The seminar begins with a dinner on Sunday, June 24, and meets on weekdays until the final session in the afternoon of Friday, July 6. The co-directors will distribute a list of readings to be completed before the beginning of the institute. Each participant will bring a scholarly or pedagogical project to work on during the two weeks and to share with PNSI seminar members. The project might be, for example, the outline for an article or conference paper, a proposal for a book or dissertation, a lesson plan or a course syllabus. The Institute meets each morning as a seminar to discuss assigned readings and to share work in progress. Afternoons will occasionally be given over to other group meetings (a tour of the Billy Ireland Cartoon Library, for example), but will mostly be free for participants to pursue their individual projects. The co-directors will facilitate seminar discussions and make themselves available to meet individually with the participants.
Week one, June 25-29. Foundations and Innovations
The Rhetorical Strand (1) Aristotle, Poetics. R.S. Crane, excerpts from "The Concept of Plot and the Plot of Tom Jones." Sophocles, Oedipus. Ernest Hemingway,"The Killers"; James Phelan, “The Chicago School: From Neo-Aristotelian Poetics to the Rhetorical Theory of Narrative.”
Monday pm: Presentation of Participant Prospectuses
The Rhetorical Strand (2)
Wayne C. Booth, excerpts from The Rhetoric of Fiction; James Phelan, "Authors, Resources, Audiences: Toward a Rhetorical Poetics of Narrative"; responses by Jan Alber, Gerald Prince, Marco Carraciolo and Karin Kukkonen; Phelan from "Debating Rhetorical Poetics" (replies to these three sets of objections); Jhumpa Lahiri, "The Third and Final Continent"
The Formalist Strand.
Viktor Shklovsky, “The Novel as Parody: Sterne’s Tristram Shandy”; Benjamin Harshav, "The Structure of Semiotic Objects"; Brian McHale and Eyal Segal,"Small World: The Tel Aviv School of Poetics and Semiotics"; Harshav, “Segmentation & Motivation...”; Brian McHale, “Beginning to Think about Narrative in Poetry”; Sophocles, Hemingway, and 1st episode of War and Peace.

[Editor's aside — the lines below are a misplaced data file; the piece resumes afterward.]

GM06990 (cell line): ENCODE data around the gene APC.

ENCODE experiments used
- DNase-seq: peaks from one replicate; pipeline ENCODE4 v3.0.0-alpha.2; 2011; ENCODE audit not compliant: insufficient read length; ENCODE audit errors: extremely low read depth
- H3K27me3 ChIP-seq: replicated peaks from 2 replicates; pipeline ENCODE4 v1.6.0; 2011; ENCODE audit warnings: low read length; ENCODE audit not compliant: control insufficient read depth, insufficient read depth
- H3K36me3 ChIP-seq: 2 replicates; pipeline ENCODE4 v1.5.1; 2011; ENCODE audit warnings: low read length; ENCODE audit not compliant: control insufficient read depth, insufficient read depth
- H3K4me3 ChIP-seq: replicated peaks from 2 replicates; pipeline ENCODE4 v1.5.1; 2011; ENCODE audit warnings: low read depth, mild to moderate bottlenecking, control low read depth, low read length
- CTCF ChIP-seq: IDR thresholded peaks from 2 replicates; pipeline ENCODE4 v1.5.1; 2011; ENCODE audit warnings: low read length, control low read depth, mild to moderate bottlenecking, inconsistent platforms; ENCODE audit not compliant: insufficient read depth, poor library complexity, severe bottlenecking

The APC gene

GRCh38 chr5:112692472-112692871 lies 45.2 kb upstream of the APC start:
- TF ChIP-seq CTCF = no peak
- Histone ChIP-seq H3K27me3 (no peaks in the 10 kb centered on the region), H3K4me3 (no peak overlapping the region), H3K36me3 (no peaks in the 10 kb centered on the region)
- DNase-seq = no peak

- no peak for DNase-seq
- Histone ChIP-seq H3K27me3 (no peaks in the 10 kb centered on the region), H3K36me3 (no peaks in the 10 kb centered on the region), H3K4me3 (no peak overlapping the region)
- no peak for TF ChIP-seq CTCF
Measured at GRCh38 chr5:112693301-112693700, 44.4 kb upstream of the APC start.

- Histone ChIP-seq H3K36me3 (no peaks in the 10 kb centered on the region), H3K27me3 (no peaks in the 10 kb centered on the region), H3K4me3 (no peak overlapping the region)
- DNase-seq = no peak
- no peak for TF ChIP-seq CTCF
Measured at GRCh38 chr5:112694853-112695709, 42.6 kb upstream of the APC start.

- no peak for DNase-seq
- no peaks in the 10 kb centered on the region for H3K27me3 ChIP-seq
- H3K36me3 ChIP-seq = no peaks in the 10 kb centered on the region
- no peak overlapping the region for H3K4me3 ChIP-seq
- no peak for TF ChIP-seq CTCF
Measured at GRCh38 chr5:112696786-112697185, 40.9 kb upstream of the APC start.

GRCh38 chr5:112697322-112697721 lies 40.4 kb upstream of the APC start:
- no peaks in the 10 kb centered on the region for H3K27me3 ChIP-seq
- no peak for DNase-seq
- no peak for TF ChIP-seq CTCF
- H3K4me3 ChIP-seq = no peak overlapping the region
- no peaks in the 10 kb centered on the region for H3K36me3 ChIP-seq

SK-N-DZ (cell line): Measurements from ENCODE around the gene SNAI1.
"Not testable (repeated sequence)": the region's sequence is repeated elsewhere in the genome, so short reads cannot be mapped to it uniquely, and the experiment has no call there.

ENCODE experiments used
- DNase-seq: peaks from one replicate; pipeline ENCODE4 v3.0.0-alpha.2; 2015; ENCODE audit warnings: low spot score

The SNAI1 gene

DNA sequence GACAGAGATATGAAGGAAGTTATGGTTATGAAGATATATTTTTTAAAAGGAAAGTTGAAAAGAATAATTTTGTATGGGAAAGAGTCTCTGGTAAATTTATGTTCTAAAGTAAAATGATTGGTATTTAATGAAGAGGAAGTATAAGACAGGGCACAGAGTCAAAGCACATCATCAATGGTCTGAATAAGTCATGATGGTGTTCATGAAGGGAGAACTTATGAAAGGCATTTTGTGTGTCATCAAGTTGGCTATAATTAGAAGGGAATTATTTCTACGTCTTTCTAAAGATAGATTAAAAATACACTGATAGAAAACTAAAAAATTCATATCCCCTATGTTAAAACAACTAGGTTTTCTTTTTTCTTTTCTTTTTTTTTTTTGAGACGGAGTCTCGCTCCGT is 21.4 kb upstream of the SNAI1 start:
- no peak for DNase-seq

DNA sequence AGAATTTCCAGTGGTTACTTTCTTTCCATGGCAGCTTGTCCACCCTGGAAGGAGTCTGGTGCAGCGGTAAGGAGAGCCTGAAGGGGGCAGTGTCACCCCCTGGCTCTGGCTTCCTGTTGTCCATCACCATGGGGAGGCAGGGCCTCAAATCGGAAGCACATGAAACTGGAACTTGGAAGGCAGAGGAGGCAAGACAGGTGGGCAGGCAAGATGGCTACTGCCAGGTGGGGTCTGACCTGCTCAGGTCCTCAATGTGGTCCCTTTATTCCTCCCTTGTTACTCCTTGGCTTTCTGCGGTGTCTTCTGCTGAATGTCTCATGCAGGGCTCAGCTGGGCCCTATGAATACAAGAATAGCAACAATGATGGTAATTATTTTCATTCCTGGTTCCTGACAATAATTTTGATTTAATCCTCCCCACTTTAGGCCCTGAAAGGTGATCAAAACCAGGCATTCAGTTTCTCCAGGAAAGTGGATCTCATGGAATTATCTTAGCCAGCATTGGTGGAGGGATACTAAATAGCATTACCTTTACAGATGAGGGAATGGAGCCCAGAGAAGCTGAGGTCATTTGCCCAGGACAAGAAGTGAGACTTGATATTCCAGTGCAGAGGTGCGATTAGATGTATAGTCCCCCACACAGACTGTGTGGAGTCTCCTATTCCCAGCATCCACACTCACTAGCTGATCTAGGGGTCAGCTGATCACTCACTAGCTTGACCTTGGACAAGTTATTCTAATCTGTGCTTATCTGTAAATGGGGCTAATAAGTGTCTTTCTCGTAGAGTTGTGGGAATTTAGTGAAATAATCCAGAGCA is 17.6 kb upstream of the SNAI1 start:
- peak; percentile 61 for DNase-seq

Structuralism and its Legacies: Cognitive Narratology
Roland Barthes, "Introduction to the Structuralist Analysis of Narrative"; Gérard Genette, “Time and Narrative in A la recherché...”; David Herman, "Fuzzy Temporality" from Story Logic; Lisa Zunshine, excerpts from Why We Read Fiction; Alison Bechdel, Fun Home; Denis Villeneuve (dir.) Arrival.
Structuralism and its Legacies: Feminist and Postcolonial Narratologies
Genette, Voice, from Narrative Discourse; Susan Lanser, "Toward a Feminist Narratology"; "Toward a (Queerer and) More (Feminist) Narratology"; Robyn Warhol, “The Look, the Body, and the Heroine: A Feminist-Narratological Reading of Persuasion"; Gerald Prince, "Toward a Postcolonial Narratology"; Toni Morrison, "Recitatif"; Bechdel, Lahiri and Villeneuve revisited.
Week Two: July 2-6 Innovations and New Horizons
Natural and Unnatural Narratology.
Excerpts from Monika Fludernik, Toward a 'Natural' Narratology; Brian Richardson "Unnatural Narrative Theory"; responses by Jan Alber ; Ansgar Nunning and Natalya Bekhta; Stefan Iversen, and Phelan; Richardson's response. Robert Coover, "The Babysitter"; Sandra Cisneros, "Barbie-Q"; revisit "Recitatif,"
Seriality and Complexity in Television
Sean O'Sullivan "Broken on Purpose: Poetry, Serial Television, and the Season"; Jason Mittell, from Complex TV: Introduction, Chapter 4 "Characters"; Breaking Bad, season 1, episodes 1-4
July 4 Holiday
Rita Charon, Chapters 1-2 from Narrative Medicine; Bechdel revisited; Wit, Mike Nichols, dir.; David Small, Stitches